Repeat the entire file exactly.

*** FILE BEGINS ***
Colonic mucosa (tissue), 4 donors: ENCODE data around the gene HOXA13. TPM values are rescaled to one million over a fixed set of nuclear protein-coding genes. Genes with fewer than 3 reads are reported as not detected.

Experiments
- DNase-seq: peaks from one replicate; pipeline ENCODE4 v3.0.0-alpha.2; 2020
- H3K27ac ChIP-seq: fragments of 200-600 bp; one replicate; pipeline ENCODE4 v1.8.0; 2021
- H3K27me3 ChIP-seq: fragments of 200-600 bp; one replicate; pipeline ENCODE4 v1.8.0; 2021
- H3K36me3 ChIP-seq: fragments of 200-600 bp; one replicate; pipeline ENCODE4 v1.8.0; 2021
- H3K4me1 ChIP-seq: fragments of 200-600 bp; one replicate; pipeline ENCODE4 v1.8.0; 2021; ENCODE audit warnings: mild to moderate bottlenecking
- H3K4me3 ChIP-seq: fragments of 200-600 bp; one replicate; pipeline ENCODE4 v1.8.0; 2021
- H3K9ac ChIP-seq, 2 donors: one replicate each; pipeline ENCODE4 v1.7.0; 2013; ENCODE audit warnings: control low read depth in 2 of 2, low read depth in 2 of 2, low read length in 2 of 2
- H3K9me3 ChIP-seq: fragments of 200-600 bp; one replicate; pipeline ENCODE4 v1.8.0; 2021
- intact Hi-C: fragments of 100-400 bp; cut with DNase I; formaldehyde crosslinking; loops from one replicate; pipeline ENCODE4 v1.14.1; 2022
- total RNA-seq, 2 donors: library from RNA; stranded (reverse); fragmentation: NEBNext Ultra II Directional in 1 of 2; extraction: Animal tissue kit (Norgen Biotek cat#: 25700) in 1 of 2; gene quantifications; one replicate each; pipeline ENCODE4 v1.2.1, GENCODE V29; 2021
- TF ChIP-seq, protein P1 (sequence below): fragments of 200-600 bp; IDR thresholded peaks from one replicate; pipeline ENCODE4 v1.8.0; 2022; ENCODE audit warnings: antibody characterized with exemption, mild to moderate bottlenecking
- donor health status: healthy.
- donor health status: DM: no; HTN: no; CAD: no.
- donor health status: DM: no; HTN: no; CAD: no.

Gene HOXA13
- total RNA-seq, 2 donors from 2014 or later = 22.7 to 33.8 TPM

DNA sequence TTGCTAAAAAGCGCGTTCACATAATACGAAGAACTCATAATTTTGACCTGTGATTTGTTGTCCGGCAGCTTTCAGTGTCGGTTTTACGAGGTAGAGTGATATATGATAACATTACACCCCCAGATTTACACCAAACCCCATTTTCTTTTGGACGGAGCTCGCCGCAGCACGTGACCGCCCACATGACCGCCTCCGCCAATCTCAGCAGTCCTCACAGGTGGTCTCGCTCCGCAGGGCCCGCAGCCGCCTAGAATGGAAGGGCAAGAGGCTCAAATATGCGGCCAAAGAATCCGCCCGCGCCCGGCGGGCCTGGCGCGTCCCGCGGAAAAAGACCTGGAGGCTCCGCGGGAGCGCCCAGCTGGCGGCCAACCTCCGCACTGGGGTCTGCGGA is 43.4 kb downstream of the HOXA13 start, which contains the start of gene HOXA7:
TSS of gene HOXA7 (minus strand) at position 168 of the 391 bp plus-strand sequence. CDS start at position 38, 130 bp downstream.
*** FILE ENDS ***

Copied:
Colonic mucosa (tissue), 4 donors: ENCODE data around the gene HOXA13. TPM values are rescaled to one million over a fixed set of nuclear protein-coding genes. Genes with fewer than 3 reads are reported as not detected.

Experiments
- DNase-seq: peaks from one replicate; pipeline ENCODE4 v3.0.0-alpha.2; 2020
- H3K27ac ChIP-seq: fragments of 200-600 bp; one replicate; pipeline ENCODE4 v1.8.0; 2021
- H3K27me3 ChIP-seq: fragments of 200-600 bp; one replicate; pipeline ENCODE4 v1.8.0; 2021
- H3K36me3 ChIP-seq: fragments of 200-600 bp; one replicate; pipeline ENCODE4 v1.8.0; 2021
- H3K4me1 ChIP-seq: fragments of 200-600 bp; one replicate; pipeline ENCODE4 v1.8.0; 2021; ENCODE audit warnings: mild to moderate bottlenecking
- H3K4me3 ChIP-seq: fragments of 200-600 bp; one replicate; pipeline ENCODE4 v1.8.0; 2021
- H3K9ac ChIP-seq, 2 donors: one replicate each; pipeline ENCODE4 v1.7.0; 2013; ENCODE audit warnings: control low read depth in 2 of 2, low read depth in 2 of 2, low read length in 2 of 2
- H3K9me3 ChIP-seq: fragments of 200-600 bp; one replicate; pipeline ENCODE4 v1.8.0; 2021
- intact Hi-C: fragments of 100-400 bp; cut with DNase I; formaldehyde crosslinking; loops from one replicate; pipeline ENCODE4 v1.14.1; 2022
- total RNA-seq, 2 donors: library from RNA; stranded (reverse); fragmentation: NEBNext Ultra II Directional in 1 of 2; extraction: Animal tissue kit (Norgen Biotek cat#: 25700) in 1 of 2; gene quantifications; one replicate each; pipeline ENCODE4 v1.2.1, GENCODE V29; 2021
- TF ChIP-seq, protein P1 (sequence below): fragments of 200-600 bp; IDR thresholded peaks from one replicate; pipeline ENCODE4 v1.8.0; 2022; ENCODE audit warnings: antibody characterized with exemption, mild to moderate bottlenecking
- donor health status: healthy.
- donor health status: DM: no; HTN: no; CAD: no.
- donor health status: DM: no; HTN: no; CAD: no.

Gene HOXA13
- total RNA-seq, 2 donors from 2014 or later = 22.7 to 33.8 TPM

DNA sequence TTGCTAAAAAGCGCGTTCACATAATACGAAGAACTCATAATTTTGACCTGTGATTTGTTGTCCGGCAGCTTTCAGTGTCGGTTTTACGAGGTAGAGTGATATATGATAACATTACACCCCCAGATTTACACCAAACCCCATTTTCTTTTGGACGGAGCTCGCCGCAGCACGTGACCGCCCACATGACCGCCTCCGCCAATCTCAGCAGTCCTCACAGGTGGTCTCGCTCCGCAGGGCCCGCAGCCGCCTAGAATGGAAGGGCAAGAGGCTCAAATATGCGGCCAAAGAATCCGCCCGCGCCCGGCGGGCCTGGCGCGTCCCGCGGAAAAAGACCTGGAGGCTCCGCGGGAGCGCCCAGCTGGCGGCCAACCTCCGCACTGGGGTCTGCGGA is 43.4 kb downstream of the HOXA13 start, which contains the start of gene HOXA7:
TSS of gene HOXA7 (minus strand) at position 168 of the 391 bp plus-strand sequence. CDS start at position 38, 130 bp downstream.